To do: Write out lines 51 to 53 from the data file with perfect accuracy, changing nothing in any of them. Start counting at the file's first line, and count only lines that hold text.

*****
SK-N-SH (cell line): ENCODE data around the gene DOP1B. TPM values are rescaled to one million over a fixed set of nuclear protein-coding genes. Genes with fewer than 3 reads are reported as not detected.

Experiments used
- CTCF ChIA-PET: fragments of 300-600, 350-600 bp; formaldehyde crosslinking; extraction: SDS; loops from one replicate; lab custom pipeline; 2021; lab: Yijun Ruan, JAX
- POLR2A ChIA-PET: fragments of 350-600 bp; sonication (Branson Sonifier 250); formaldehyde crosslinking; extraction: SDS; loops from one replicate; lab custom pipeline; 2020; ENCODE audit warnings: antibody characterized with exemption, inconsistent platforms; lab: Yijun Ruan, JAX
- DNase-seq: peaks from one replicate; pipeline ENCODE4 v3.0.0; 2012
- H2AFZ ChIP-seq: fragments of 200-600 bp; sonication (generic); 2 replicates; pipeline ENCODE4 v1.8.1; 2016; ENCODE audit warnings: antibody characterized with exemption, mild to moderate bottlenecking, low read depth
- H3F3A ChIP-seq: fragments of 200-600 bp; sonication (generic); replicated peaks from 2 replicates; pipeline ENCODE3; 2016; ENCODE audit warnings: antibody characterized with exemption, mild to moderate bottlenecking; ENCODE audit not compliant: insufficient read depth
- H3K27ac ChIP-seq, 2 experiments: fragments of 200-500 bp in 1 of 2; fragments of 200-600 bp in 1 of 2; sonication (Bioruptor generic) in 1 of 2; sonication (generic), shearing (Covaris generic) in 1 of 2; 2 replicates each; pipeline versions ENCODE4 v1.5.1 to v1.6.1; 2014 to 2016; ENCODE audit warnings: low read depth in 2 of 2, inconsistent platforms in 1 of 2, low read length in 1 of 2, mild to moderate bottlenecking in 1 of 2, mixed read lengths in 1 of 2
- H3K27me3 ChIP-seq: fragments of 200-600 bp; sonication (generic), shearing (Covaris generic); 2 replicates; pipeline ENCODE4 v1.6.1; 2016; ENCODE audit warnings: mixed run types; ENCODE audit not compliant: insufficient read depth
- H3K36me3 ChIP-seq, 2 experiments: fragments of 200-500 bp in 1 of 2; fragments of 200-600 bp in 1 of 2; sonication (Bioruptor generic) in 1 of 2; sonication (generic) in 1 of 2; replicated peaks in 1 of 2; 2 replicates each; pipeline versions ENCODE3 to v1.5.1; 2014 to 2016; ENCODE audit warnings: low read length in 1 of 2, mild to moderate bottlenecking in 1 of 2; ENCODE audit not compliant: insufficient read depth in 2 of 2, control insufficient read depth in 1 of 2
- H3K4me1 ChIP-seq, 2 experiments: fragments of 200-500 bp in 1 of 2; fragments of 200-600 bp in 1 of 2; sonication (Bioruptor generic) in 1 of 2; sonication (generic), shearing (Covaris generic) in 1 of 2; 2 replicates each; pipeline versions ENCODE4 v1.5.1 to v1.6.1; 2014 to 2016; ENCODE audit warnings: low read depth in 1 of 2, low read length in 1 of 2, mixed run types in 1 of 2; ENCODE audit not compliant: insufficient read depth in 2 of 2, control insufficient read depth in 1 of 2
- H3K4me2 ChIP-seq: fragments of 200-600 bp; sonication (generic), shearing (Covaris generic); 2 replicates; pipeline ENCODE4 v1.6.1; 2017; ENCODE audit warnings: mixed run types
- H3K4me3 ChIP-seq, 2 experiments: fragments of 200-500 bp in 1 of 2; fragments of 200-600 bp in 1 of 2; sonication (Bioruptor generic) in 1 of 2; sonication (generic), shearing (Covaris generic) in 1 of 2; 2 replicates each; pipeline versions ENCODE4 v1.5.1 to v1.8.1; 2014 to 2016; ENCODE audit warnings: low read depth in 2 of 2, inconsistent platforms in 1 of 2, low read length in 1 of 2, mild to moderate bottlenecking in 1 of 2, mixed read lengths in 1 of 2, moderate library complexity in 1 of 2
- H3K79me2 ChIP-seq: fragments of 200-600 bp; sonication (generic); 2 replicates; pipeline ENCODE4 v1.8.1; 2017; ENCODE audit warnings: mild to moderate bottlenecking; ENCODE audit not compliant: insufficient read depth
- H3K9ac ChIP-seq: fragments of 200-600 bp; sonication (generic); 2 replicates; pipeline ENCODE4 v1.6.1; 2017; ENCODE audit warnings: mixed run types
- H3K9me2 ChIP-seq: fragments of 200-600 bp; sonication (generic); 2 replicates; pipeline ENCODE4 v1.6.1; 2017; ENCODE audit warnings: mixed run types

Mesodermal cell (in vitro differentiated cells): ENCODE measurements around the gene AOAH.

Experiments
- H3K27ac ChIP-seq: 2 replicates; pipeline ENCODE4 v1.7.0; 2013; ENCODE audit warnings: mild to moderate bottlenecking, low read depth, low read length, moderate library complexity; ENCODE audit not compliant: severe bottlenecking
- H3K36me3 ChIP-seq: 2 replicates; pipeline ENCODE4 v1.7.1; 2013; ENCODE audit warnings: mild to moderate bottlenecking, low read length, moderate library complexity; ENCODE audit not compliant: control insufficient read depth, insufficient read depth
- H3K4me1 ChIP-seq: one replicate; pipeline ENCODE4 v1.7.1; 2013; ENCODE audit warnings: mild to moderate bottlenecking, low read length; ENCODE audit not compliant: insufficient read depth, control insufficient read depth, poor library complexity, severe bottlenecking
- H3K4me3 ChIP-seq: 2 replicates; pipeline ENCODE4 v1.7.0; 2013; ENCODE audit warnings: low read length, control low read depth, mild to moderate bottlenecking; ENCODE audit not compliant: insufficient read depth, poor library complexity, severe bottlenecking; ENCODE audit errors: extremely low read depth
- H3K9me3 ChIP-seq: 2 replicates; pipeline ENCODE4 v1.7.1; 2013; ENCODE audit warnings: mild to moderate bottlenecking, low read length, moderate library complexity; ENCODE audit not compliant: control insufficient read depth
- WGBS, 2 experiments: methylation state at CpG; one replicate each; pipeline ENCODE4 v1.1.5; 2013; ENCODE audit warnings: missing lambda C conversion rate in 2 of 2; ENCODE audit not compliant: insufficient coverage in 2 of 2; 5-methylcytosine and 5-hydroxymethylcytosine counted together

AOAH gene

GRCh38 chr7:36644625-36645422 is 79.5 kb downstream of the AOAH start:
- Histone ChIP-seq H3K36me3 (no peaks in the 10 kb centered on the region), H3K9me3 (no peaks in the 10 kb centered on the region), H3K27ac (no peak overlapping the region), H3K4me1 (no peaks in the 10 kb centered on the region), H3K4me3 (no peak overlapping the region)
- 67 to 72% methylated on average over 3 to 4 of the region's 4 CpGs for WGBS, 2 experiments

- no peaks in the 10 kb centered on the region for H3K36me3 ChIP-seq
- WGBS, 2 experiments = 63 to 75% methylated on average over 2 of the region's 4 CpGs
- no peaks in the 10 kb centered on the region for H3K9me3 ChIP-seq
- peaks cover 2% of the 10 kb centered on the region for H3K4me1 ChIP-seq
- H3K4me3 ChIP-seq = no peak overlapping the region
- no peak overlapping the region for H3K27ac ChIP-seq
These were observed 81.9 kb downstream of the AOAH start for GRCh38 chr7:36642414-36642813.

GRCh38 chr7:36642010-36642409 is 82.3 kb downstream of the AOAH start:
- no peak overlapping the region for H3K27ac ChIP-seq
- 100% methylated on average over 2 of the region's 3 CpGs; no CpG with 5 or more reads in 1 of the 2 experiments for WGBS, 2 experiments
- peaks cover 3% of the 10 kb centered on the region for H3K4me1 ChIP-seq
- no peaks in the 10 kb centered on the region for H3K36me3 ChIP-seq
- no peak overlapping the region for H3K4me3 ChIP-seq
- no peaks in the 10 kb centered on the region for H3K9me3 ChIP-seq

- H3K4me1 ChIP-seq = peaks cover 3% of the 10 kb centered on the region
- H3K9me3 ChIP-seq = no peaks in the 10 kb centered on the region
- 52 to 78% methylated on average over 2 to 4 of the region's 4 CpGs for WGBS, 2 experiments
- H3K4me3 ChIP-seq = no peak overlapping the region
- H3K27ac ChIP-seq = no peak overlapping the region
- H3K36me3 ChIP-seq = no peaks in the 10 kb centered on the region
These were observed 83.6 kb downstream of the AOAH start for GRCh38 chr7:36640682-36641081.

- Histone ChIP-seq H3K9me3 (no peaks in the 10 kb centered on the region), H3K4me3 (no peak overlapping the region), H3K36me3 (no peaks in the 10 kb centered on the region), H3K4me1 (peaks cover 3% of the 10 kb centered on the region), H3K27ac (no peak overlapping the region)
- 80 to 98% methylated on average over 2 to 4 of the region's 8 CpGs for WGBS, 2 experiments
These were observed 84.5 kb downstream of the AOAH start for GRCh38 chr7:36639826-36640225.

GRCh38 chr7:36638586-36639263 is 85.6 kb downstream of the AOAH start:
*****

- 80 to 98% methylated on average over 2 to 4 of the region's 8 CpGs for WGBS, 2 experiments
These were observed 84.5 kb downstream of the AOAH start for GRCh38 chr7:36639826-36640225.

GRCh38 chr7:36638586-36639263 is 85.6 kb downstream of the AOAH start: